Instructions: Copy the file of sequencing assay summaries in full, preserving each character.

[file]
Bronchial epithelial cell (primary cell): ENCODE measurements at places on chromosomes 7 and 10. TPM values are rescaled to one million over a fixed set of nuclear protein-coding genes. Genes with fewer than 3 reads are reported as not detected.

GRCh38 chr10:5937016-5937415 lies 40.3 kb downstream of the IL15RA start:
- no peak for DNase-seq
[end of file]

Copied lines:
Bronchial epithelial cell (primary cell): ENCODE measurements at places on chromosomes 7 and 10. TPM values are rescaled to one million over a fixed set of nuclear protein-coding genes. Genes with fewer than 3 reads are reported as not detected.

GRCh38 chr10:5937016-5937415 lies 40.3 kb downstream of the IL15RA start:
- no peak for DNase-seq